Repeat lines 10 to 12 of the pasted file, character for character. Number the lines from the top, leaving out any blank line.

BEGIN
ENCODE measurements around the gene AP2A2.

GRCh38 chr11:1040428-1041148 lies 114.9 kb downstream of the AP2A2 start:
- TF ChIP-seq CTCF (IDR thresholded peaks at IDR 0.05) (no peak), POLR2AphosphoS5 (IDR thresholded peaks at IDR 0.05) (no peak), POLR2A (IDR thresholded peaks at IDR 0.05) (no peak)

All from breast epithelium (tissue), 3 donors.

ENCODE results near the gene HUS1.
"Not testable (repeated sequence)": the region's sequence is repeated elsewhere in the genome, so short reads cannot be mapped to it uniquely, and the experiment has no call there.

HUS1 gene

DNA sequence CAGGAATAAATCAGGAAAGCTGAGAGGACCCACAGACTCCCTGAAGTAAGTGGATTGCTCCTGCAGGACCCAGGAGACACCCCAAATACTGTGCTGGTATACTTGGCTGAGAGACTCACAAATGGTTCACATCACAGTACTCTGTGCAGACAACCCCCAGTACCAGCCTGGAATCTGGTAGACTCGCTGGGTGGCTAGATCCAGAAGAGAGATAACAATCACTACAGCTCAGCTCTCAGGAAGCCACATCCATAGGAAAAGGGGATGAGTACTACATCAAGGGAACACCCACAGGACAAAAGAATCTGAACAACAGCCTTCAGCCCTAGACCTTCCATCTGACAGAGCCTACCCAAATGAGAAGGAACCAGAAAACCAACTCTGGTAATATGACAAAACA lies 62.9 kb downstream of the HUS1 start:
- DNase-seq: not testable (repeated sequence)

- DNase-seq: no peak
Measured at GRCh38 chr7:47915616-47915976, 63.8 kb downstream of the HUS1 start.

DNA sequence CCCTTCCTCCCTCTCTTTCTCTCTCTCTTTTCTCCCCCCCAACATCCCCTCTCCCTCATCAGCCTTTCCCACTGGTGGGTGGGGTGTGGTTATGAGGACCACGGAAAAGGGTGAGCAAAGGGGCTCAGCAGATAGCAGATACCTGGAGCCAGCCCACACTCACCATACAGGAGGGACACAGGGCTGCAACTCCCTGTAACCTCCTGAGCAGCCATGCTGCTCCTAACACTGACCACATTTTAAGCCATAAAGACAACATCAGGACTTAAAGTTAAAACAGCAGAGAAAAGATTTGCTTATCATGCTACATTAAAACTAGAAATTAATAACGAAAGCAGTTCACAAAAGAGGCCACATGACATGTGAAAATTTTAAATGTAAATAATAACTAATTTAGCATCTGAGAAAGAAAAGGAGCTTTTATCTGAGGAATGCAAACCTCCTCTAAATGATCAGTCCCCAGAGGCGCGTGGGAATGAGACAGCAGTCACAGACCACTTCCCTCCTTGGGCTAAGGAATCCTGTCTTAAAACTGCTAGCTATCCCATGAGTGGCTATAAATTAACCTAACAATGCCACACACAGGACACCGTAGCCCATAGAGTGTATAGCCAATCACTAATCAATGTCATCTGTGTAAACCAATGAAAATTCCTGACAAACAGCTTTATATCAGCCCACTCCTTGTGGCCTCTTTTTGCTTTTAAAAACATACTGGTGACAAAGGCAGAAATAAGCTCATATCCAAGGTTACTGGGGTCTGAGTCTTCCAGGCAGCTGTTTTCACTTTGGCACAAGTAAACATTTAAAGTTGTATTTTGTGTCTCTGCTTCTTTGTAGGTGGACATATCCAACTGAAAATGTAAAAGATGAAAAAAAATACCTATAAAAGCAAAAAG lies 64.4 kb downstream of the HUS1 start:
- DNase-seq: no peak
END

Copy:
- DNase-seq: no peak
Measured at GRCh38 chr7:47915616-47915976, 63.8 kb downstream of the HUS1 start.

DNA sequence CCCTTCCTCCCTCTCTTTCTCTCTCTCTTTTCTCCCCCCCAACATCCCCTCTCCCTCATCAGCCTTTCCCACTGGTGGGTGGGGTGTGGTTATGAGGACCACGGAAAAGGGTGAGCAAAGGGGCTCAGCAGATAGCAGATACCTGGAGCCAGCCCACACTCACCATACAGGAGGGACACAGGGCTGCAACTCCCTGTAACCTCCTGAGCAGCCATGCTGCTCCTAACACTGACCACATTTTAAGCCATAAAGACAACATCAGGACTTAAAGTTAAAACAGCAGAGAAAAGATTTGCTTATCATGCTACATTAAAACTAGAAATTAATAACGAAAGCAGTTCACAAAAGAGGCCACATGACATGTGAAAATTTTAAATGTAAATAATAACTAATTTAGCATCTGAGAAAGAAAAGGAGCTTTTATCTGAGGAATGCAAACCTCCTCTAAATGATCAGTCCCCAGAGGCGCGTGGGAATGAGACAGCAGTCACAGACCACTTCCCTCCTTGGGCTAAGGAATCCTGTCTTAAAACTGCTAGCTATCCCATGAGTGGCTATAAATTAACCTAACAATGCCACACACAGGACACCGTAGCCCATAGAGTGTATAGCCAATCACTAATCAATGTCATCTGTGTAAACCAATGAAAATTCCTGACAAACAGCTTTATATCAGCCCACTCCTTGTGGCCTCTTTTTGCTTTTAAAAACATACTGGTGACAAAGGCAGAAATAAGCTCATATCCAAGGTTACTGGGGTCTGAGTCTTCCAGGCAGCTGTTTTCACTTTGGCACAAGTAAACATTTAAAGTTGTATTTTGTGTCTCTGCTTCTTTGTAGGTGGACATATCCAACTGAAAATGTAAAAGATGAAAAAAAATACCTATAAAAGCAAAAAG lies 64.4 kb downstream of the HUS1 start: